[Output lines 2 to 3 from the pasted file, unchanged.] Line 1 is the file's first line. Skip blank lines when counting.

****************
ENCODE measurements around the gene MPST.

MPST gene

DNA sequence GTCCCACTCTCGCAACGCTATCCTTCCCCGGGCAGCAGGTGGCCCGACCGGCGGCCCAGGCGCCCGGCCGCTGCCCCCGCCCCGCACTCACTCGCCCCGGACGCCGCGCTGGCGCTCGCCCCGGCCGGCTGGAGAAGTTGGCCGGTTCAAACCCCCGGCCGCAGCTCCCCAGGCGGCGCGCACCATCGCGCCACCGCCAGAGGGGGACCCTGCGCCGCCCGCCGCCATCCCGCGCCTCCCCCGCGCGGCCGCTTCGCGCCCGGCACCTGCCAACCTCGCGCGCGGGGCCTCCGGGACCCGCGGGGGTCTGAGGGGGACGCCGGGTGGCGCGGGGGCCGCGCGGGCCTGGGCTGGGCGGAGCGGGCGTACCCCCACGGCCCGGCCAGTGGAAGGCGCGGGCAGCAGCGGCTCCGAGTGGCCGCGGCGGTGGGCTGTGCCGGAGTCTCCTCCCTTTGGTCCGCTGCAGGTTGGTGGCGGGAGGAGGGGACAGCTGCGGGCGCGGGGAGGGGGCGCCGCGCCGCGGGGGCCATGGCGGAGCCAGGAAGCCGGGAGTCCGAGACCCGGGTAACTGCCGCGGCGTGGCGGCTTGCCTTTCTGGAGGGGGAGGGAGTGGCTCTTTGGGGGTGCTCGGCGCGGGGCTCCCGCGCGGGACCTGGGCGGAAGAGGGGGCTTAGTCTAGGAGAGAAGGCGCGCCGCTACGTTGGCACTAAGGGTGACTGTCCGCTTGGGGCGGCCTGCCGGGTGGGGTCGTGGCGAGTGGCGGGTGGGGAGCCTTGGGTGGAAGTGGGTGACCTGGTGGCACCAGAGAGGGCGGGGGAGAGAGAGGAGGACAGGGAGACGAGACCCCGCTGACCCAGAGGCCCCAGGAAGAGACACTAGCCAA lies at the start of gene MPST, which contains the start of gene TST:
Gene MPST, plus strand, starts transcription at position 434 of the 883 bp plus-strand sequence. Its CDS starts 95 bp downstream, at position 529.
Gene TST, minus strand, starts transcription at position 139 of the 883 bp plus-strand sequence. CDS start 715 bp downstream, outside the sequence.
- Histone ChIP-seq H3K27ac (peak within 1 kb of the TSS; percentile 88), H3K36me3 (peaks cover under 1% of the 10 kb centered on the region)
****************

MPST gene

DNA sequence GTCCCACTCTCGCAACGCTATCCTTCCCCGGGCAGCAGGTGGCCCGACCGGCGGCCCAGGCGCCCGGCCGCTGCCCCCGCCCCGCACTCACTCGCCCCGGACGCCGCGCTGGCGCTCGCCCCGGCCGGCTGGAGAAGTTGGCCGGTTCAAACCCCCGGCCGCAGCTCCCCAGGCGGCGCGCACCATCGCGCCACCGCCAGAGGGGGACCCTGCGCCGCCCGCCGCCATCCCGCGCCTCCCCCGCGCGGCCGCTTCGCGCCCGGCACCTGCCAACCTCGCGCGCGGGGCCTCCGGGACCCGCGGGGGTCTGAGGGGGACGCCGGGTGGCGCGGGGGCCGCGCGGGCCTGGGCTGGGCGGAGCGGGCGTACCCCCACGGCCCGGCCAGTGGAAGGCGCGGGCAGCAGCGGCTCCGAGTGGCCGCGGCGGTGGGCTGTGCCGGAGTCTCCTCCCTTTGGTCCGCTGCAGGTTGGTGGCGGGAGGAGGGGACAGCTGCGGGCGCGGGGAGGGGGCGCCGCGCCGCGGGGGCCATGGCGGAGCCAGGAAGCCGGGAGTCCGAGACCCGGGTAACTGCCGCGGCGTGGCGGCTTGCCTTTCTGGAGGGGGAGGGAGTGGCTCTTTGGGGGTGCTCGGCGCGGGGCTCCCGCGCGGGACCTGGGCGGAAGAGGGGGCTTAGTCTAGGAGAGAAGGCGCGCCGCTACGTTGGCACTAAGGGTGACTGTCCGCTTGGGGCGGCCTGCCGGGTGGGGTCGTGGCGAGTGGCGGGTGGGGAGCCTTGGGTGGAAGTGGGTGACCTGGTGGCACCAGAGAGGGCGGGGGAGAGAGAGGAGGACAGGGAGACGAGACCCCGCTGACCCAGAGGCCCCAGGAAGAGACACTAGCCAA lies at the start of gene MPST, which contains the start of gene TST: